Q. Why is this in News?
A. Recently, the Reserve Bank of India (RBI) has given in-principle approval to 32 firms to operate as Online Payment Aggregators (PA), under the Payment and Settlement Systems Act, 2007 (PSS Act).
- The PSS Act, 2007 provides for the regulation and supervision of payment systems in India and designates the RBI as the authority for that purpose and all related matters.
Q. What is a Payment Aggregator?
- Online payment aggregators are companies that facilitate online payments by acting as intermediaries between the customer and the merchant.
- The RBI introduced Guidelines for Regulating PAs and Payment Gateway in March 2020.
- They typically provide a range of payment options to customers, including credit and debit cards, bank transfers, and e-wallets.
- Payment aggregators collect and process payment information, ensuring that transactions are secure and reliable.
- By using a payment aggregator, businesses can avoid the need to set up and manage their own payment processing systems, which can be complex and expensive.
- Some examples of payment aggregators include PayPal, Stripe, Square, and Amazon Pay.
- Key Features:
- Multiple Payment Options: Payment aggregators offer a range of payment options to customers, making it easier for them to pay for goods and services.
- Secure Payment Processing: Payment aggregators use advanced security measures to ensure that transactions are safe and secure.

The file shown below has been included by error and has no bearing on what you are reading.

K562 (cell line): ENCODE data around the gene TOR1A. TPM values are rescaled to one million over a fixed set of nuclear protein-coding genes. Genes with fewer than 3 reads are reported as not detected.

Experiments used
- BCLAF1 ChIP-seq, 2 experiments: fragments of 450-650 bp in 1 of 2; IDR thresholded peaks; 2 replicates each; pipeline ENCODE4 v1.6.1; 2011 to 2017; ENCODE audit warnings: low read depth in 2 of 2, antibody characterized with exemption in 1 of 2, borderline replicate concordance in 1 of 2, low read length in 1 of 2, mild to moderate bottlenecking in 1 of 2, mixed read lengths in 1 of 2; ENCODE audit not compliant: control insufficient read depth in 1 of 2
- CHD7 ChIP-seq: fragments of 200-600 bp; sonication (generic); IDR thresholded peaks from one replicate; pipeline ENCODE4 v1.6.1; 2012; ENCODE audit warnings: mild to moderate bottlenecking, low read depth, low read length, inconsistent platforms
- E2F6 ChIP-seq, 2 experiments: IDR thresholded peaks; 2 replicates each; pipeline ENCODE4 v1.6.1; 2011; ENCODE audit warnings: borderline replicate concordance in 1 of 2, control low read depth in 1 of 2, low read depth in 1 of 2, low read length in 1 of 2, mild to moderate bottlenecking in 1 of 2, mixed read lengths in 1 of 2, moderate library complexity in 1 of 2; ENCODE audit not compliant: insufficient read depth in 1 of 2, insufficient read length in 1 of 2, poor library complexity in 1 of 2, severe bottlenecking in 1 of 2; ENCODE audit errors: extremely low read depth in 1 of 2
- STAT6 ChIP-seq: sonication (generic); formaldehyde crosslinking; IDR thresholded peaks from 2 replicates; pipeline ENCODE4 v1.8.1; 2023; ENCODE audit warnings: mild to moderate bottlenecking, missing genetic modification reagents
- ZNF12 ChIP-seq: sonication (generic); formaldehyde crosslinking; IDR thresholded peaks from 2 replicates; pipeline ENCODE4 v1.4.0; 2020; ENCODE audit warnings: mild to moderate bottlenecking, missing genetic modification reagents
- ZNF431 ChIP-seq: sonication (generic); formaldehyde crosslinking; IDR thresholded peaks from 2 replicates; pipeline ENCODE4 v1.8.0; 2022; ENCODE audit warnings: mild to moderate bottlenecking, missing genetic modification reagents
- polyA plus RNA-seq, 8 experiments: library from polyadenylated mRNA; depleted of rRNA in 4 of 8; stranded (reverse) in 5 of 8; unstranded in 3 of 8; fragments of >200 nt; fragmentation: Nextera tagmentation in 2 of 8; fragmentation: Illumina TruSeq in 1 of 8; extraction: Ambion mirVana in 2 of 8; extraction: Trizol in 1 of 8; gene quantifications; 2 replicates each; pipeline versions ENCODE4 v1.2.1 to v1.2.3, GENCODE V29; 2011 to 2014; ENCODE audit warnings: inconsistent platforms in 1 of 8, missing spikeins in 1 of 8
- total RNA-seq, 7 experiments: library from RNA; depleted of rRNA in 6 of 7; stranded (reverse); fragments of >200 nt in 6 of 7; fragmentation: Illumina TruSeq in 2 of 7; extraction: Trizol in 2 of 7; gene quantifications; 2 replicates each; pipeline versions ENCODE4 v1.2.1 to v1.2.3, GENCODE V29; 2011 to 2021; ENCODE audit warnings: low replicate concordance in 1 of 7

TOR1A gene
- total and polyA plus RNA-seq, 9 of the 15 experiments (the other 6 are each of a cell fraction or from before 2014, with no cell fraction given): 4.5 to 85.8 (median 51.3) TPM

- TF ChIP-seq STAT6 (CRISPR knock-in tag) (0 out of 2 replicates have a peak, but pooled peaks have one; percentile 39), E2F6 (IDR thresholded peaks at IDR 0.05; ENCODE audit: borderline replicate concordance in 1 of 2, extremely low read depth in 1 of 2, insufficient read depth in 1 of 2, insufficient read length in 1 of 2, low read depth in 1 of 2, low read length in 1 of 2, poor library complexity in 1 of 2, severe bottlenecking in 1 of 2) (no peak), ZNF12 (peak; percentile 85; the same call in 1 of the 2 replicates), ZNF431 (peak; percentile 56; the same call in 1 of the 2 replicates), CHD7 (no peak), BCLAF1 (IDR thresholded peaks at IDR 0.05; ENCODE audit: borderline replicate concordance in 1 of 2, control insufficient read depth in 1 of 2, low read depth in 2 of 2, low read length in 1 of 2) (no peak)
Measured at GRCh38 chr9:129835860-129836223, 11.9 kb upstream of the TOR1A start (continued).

- Fraud Detection and Prevention: Payment aggregators use algorithms and machine learning to detect and prevent fraud, reducing the risk of chargebacks and other payment disputes.
- Payment Tracking and Reporting: Payment aggregators provide detailed reports on payment transactions, making it easier for businesses to manage their finances and reconcile their accounts.
- Integration with Other Systems: Payment aggregators can integrate with a range of other systems, such as accounting software and inventory management systems, to streamline the payment process and make it easier to manage business operations.
- Bank Payment Aggregators:
- They involve high setup costs and are difficult to integrate.
- They lack many of the popular payment options along with detailed reporting features. Because of the high cost, bank payment aggregators are not suitable for small businesses and startups.
- e.g.; Razorpay and CCAvenue.
- Third-Party Payment Aggregators:
- Third-party PAs offer innovative payment solutions to businesses and have become more popular these days.
- Their user-friendly features include a comprehensive dashboard, easy merchant onboarding, and quick customer support.
- e.g.; PayPal, Stripe and Google Pay.
- RBI's Criteria for Approving an Entity as Payment Aggregator:
- Under the payment aggregator framework, only firms approved by the RBI can acquire and offer payment services to merchants.
- A company applying for aggregator authorisation must have a minimum net worth of Rs 15 crore in the first year of application, and at least Rs 25 crore by the second year.
- It must also be compliant with global payment security standards.
Q. How is the Payment Aggregator different from Payment Gateway?
- A payment gateway is a software application that connects an online store or merchant to a payment processor, allowing the merchant to accept payment from a customer.
- Payment aggregators, on the other hand, are intermediaries that provide a single platform to connect multiple merchants to different payment processors.
- The main difference between a payment aggregator and payment gateway is that the former handles funds while the latter provides technology.
- Payment aggregators can offer a payment gateway, but vice versa is not true.